Breaking down last three minutes of Warriors 106-105 win over Nuggets.

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This game was crazy. And fun. Both teams had and gave up double-digit leads. The end involved missed shots, replay and about as close to a game going the other way as it can.

For something a little different, rather than a traditional recap, let’s just recap in some detail the final three minutes of this game and how that showed the trends of the entire night:

102-102 tie, 2:56 left (Warriors ball): David Lee is working at the elbow extended draws and the defense out then makes a nifty pass to Klay Thompson who had cut from the weakside along the baseline to get the ball on the strong side low post. His problem is Kenneth Faried switches onto him quickly and now lords over him. Thompson tries to swing into the middle for a shot but Faried rejects it. This is what Faried did all night — he seemed to be everywhere grabbing rebounds, playing good defense and just working harder than everyone. Like Manimal always does. He is just fun to watch and this was a good game from him.

Denver takes the ball off the blocked shot and pushes the pace in transition, and while the defense is focused on not giving Ty Lawson a lane to drive — something they struggled to do all night, he carved them up — Andre Iguodala runs to the arc on the right side and after a pass steps into a wide-open three that rims out. Golden State gets the rebound.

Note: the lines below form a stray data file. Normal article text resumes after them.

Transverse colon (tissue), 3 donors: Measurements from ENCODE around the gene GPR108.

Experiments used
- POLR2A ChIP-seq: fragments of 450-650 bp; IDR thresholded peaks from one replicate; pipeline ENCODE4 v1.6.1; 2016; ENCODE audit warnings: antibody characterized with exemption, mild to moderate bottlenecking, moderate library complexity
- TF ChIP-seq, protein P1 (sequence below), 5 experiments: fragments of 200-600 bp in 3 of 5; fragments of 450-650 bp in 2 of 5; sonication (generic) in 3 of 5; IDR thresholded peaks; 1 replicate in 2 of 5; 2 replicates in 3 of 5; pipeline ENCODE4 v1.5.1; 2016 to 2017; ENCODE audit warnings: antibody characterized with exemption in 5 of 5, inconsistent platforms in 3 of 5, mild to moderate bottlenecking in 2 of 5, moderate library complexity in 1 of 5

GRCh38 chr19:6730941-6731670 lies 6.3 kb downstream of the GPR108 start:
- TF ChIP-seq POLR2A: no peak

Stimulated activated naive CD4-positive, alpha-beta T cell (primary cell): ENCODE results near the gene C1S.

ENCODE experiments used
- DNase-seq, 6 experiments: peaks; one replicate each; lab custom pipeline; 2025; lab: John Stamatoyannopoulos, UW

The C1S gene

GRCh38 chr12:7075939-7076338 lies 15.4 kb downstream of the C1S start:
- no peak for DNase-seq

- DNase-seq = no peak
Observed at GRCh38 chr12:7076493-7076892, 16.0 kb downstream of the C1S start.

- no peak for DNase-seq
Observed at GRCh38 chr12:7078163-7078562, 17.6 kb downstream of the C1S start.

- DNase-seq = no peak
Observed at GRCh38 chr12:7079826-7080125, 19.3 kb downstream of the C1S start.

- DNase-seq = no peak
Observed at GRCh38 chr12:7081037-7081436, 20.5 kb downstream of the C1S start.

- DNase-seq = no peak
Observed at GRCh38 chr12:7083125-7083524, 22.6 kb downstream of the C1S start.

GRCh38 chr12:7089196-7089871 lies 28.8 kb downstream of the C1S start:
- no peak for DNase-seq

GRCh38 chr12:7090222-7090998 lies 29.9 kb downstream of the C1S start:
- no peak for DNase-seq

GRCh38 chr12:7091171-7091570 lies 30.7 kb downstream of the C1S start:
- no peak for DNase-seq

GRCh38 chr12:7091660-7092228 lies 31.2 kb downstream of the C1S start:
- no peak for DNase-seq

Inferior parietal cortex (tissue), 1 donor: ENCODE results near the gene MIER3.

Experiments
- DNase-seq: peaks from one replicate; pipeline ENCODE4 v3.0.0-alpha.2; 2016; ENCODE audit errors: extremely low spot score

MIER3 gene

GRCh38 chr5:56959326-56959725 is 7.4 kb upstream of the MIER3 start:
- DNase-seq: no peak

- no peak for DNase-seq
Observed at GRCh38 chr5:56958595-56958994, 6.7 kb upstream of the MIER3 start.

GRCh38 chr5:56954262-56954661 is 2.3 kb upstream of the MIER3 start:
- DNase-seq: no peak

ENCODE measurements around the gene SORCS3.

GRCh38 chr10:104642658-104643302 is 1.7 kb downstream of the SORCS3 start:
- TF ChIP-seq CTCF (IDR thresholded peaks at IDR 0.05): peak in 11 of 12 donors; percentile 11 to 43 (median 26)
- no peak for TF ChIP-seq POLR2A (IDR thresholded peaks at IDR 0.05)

After taking some time off the clock, Jarrett Jack and Lee run a side pick-and-roll, both defenders go with Jack and he hits the rolling Lee feet from he rim. Faried is a split-second late on the rotation and Lee both makes the bucket and gets an and-1 chance (he missed the free throw). Lee was on top of his offensive game all night — he played smart on offense and just scored, putting up 31 points. He made shots isolated in the post, off the pick-and-roll, in transition, he was 13-of-15 shooting and had a fantastic offensive game. (If we knock Lee’s defense we would have to knock everyone’s in this game. The fans got their money’s worth of offense but no D.)

104-102 Golden State, 2:07: Lawson brings it up off the missed free throw and the Warriors defense isn’t set, so Lawson finds a wide-open Corey Brewer in the left corner corner but Brewer misses the shot.

Warriors don’t run much of an offensive set, Curry just hangs out up high and eventually fires up and misses a three, but Jack gets and offensive rebound. Curry tried to pass inside this time but Denver deflects it out of bounds. Then on the inbounds pass Jack just throws it to nobody and it is a turnover.

Denver takes the turnover and it is off to the races. In transition Lawson passes to Brewer who is fouled going to the rim. But Brewer only hits one of two free throws.

104-103 Golden State, 1:26 left: Jack runs a high pick-and-roll with Lee and Denver handles it about as poorly as you can — Lawson can’t fight over the top but Danilo Gallinari doesn’t show out, or really do much of anything but stand there like a marble Italian statue, so Jack drives into the wide open lane. Faried is the help but he is late and Jack hits a layup high off the glass. With that Jack had 18 points on the night.

106-103 Golden State, 1:12 left: Early in the clock Lawson decides to just drive on Stephen Curry, Lawson tried to initiate contact he didn’t get the foul call and the ball just goes off him out of bounds. That would be Denver’s fifth turnover of the quarter